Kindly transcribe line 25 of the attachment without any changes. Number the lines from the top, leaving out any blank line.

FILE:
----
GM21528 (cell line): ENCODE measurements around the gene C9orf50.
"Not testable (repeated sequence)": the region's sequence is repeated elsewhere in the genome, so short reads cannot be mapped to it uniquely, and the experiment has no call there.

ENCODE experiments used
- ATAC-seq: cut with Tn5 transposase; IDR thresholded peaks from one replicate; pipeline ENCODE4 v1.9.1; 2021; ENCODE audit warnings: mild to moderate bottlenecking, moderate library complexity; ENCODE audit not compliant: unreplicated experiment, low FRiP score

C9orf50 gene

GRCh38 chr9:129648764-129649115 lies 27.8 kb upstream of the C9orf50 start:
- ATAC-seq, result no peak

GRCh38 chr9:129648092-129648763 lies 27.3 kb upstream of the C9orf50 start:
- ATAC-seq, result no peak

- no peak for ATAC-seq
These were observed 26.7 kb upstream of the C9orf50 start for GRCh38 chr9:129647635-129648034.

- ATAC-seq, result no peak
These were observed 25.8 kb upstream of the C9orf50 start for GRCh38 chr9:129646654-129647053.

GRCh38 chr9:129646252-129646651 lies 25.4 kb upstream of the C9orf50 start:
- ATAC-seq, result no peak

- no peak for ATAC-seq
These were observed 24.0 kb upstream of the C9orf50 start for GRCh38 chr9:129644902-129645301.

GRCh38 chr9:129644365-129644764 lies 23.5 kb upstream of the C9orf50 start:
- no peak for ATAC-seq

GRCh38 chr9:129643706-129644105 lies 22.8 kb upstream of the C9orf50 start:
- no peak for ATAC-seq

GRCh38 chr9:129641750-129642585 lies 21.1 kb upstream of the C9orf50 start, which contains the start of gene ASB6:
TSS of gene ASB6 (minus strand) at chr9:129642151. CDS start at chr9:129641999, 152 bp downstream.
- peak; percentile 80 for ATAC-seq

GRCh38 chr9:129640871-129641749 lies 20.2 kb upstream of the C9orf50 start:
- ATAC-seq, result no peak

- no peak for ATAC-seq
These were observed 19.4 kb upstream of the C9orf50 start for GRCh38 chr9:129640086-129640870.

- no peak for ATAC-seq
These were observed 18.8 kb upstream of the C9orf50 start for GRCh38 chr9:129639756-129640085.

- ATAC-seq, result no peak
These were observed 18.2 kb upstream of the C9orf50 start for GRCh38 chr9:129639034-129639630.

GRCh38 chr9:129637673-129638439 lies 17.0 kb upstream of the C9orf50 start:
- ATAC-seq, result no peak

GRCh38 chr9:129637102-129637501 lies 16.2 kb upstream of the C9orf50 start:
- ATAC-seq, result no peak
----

GRCh38 chr9:129640871-129641749 lies 20.2 kb upstream of the C9orf50 start: